It is Darfur Again and the Misery Goes On
Accra Mail (Accra)
By E. Ablorh-Odjidja
Three days after the brutal murder of African peacekeepers in Darfur, Archbishop Tutu, the highly regarded leader of conscience, led a council of elders on a mission there. In tow also was President Carter, the perpetual peacekeeper.
It is hard to fit President Carter in any African leadership construct, but he was there. Perhaps, after this junket, he could earn a Nobel Peace prize like he did after Oslo, and then there would be peace in Darfur, like there has always been in Palestine since!
Indeed, we need to dull our senses to believe that this hybrid council of elders is necessary because our African villages, towns, cities, parliaments and the AU organization itself are empty of competent elders, so President Carter can act as substitute!Still, with great respect to this council, the purpose of the trip is the question to ask. Has there not been enough talk and fact finding already? Peace in Darfur, this hell hole which the Sudanese government has allowed to exist since the beginning of this century, will not come through talk alone.
Ten AU soldiers have been reported murdered in the latest attack at Haskanita, Darfur. Many are wounded and some are still missing.
The AU, as usual, is threatening action, which it will not take, instead of asking how it got itself hoodwinked into providing a fighting force that it is incapable of sustaining without help from outside nations.
But to hear from President Carter, it is as if the end of the conflict is near. He reported the following from President Omar Hassan al-Bashir of Sudan.
"He (Bashir) promised us there would be $300 million in all coming to the Darfur region in compensation, $100m coming from the government, and $200m to be a loan from the Chinese."
Permission for mirth should be granted at this point: But the question is compensation for what, the lives of the 400,000 plus African Sudanese who have been killed in Darfur so far? A paltry sum of $750 per head for each dead?
You would think money is all that is needed to bring peace to Darfur. If so, then why not let President Bashir keep his $100 million, and the borrowed $200 million from the Chinese, so he could assure peace within his own dominion rather than accept this insult on the heads of so many dead African Sudanese?
Again, Darfur is an ongoing conflict. The UN doesn't seem to see it as genocide. And now that the AU has gotten itself right smack in the middle, the conflict is conveniently being seen as a tribal one as the latest report seem to suggest.
The 157 AU soldiers at the Haskanita outpost were attacked by "a large force numbering up to 1,000 well-equipped Darfuri rebels." Note, the Darfuri rebels, the Sudanese Africans, are now the bad guys, not the Arab Janjaweed .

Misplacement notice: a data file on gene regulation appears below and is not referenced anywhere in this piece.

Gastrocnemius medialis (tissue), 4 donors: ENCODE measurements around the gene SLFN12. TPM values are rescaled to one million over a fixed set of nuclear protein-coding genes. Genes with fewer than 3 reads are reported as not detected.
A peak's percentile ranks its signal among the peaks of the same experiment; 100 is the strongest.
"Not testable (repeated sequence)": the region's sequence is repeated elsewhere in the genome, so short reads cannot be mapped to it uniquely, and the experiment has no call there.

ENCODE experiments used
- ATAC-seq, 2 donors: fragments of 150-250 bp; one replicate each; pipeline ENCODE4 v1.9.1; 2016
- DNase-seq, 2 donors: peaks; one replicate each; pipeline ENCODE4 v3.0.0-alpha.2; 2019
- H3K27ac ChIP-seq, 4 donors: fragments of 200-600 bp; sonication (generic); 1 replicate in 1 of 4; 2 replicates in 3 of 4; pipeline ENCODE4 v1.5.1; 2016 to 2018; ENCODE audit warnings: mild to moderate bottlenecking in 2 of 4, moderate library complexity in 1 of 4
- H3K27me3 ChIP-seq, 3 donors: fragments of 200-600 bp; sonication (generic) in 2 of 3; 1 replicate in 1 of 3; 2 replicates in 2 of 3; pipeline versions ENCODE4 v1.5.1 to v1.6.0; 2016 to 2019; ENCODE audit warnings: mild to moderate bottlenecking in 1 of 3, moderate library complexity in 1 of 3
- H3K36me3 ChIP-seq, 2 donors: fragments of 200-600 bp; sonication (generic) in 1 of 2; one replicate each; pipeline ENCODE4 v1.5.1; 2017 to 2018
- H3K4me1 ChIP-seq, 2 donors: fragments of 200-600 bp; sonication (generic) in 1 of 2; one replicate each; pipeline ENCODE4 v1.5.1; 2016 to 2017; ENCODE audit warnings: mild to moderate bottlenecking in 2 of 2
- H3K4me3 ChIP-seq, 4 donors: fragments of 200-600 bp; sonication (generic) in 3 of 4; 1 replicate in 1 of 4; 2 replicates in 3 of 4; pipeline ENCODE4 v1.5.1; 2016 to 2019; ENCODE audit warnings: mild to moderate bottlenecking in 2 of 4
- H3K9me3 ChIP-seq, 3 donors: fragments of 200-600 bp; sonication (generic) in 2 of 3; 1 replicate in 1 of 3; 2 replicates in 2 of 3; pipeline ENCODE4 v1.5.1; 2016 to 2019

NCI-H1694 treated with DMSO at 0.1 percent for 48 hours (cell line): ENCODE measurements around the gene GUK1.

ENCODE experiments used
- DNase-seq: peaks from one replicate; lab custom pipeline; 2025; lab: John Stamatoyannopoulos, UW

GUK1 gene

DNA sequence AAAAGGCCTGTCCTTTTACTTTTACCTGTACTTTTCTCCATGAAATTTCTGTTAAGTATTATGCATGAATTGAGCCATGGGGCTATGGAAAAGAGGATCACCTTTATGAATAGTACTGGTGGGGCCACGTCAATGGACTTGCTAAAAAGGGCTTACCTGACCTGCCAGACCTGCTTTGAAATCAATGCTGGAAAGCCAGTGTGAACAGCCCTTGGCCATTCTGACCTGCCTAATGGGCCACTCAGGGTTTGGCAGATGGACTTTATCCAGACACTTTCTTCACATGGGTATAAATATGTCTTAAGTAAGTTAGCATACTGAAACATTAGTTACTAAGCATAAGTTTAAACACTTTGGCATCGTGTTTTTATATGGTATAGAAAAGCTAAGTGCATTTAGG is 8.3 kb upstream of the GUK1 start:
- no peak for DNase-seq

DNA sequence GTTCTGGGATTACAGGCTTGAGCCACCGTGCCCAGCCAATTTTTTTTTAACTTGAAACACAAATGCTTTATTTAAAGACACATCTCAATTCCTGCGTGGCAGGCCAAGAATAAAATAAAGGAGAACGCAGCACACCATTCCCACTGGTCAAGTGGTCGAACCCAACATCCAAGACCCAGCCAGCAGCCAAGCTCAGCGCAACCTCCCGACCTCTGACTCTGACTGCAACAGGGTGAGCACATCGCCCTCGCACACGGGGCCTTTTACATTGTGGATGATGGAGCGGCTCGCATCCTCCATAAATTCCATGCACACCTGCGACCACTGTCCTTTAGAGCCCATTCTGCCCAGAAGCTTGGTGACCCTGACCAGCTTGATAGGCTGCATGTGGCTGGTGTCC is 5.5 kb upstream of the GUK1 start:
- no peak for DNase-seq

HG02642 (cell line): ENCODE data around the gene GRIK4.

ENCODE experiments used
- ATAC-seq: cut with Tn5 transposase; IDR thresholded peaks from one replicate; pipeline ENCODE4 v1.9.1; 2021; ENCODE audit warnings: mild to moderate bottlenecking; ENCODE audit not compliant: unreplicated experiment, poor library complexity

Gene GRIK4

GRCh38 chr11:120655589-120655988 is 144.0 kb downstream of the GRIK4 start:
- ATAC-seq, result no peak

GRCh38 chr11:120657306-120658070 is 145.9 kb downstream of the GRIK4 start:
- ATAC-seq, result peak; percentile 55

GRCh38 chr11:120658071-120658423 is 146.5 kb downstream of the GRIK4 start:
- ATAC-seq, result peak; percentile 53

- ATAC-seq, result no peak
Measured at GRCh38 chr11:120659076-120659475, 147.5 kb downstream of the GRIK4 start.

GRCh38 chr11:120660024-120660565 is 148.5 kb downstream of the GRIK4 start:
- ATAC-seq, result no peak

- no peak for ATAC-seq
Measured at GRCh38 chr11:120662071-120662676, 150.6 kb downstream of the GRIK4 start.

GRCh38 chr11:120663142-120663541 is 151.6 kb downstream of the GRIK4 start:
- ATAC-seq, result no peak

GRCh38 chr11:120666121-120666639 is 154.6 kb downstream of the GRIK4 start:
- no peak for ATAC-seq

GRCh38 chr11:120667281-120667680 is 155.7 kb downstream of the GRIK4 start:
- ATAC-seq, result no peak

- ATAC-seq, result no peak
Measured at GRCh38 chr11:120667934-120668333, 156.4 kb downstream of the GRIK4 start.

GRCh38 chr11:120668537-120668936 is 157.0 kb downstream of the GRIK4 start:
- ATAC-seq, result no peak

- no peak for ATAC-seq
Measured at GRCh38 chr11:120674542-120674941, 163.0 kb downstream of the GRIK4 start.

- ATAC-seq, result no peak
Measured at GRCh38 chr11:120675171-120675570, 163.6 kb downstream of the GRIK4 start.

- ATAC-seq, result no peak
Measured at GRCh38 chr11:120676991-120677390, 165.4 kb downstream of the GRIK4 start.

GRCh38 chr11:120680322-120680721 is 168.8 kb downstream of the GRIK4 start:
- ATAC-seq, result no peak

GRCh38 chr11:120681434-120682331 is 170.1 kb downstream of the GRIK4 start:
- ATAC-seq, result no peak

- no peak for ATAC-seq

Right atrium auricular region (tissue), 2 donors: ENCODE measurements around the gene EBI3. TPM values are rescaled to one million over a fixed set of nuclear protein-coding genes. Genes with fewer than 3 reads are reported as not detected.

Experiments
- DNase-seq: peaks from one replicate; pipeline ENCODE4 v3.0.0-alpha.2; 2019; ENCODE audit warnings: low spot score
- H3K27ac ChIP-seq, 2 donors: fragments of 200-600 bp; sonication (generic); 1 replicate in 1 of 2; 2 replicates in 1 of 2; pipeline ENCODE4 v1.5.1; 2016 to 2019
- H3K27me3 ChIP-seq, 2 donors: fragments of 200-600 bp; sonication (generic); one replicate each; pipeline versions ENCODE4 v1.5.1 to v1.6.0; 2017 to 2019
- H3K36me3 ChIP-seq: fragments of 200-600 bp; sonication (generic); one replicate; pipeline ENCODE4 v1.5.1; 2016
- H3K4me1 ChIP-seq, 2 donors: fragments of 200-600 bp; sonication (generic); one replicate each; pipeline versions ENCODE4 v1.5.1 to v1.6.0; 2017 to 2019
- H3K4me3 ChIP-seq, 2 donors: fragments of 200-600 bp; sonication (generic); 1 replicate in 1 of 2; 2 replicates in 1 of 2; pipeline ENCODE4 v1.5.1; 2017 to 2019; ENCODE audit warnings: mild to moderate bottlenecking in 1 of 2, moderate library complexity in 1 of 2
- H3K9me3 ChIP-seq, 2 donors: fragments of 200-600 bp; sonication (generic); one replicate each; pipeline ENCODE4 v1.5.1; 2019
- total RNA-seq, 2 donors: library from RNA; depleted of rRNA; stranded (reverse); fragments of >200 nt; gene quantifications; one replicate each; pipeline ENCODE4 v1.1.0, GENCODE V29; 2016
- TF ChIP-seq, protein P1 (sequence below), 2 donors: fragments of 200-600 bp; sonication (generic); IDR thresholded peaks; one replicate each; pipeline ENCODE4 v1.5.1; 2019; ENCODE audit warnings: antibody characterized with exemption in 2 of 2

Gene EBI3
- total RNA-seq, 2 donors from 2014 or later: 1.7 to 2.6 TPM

Of course, in the middle of a desert and in the dark of the night, optical illusions do happen. A Janjaweed could be mistaken for a Darfuri rebel, especially when the former is in disguise. Hopefully, it will take another tour of the Council of Elders to find that out.
But all may not be lost. It seems Archbishop Tutu, the great freedom fighter, would have been calling for war were it not for his cassock. All one need to do is to listen to his language during this mission of the elders, when he called on world governments to speed up deployment of the 26,000 joint UN-AU replacement force of peacekeepers for Darfur.
"I am making a call to people of good will ... for goodness sake, tell your governments to get off their butts," Tutu said.
St. Peter will not tolerate this outburst, but for an Archbishop to use this language means his spirit has been pushed beyond his human skin.
"It is unacceptable that the AU mission is not better equipped. They couldn't even evacuate the injured after the Haskanita attack because they don't have military helicopters," Reuters reported the Archbishop as saying.
So the Archbishop is mad. The AU can get mad too. Individual governments can stand up to Sudan. At least South Africa can. So can Nigeria or the ECOWAS countries. But what are they doing?
Just listening to Mr. James Kalilangwe, chairman of the AU peace and Security Council explain future AU action is enough to make your stomach turn. The AU, he said, was thinking about "strengthening the camp defenses of the peacekeeping force."
Perhaps, with the $300 million from Sudan now in the hands of President Carter of the African Council of Elders; AU troop defenses can be rebuilt and strengthened. Sadly, the defenses can also be blown to smithereens by Chinese supplied arms.
A lot has been said about how easy is it is to ridicule Africa. The $300 million in the hands of the Council of Elders is one sure way. Allow this writer to think that a lot can be done for Darfur by banishing Sudan from the AU.